"It came back 80/20 saying, 'Do what you have to do to make money,'" Moulitsas says. "That 20 percent, had I done it unilaterally, would have been the loudest about my being a sellout. They can't accuse me of being a sellout because the community gave me permission."

The 30,000 users who gave Moulitsas their blessing in 2004 now inhabit a site that, according to, averages about 15 million page views a day and is also home to an executive editor, two full-time programmers and a business manager. For those who'd still rather see the site without advertising, DailyKos offers paid subscriptions. But, Moulitsas explains, on a site with subject matter as pointed as his, the ads often fall in line with the rest of the material anyway.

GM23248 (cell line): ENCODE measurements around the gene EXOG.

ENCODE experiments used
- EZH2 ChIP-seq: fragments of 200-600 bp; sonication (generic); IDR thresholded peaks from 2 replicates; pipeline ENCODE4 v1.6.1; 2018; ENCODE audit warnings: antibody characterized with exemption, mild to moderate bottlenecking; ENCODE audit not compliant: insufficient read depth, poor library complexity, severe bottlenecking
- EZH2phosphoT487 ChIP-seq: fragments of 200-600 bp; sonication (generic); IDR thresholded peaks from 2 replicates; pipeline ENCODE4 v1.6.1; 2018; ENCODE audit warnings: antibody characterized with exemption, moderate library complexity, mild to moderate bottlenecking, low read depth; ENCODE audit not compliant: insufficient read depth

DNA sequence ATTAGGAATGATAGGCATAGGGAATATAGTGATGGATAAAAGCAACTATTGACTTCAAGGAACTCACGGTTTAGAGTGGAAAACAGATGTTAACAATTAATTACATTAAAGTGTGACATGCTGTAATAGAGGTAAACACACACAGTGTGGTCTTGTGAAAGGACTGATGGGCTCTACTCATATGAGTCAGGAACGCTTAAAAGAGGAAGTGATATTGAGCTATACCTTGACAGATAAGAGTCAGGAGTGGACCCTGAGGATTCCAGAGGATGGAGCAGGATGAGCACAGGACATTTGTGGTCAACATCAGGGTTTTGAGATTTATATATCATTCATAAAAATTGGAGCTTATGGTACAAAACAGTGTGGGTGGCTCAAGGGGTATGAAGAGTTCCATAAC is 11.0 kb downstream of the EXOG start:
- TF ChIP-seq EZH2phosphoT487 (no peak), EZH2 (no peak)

"Most of the ads enhance the site's content," he says. "If they're ads that speak to things people are already talking about, it actually supplements in a way that I wouldn't have expected when I started accepting advertising. It makes it harder to sell. I wish that wasn't the case. It's clearly lower than if I were a tech blog. But it is what it is. It's pretty cool, and I don't want to be greedy about it."

In the absence of lucrative corporate advertising dollars, one thing Moulitsas has done to further the success of DailyKos has been to focus on the niche he discovered six years ago and create a distinctive brand, something he says has been a key factor in the site's expansion.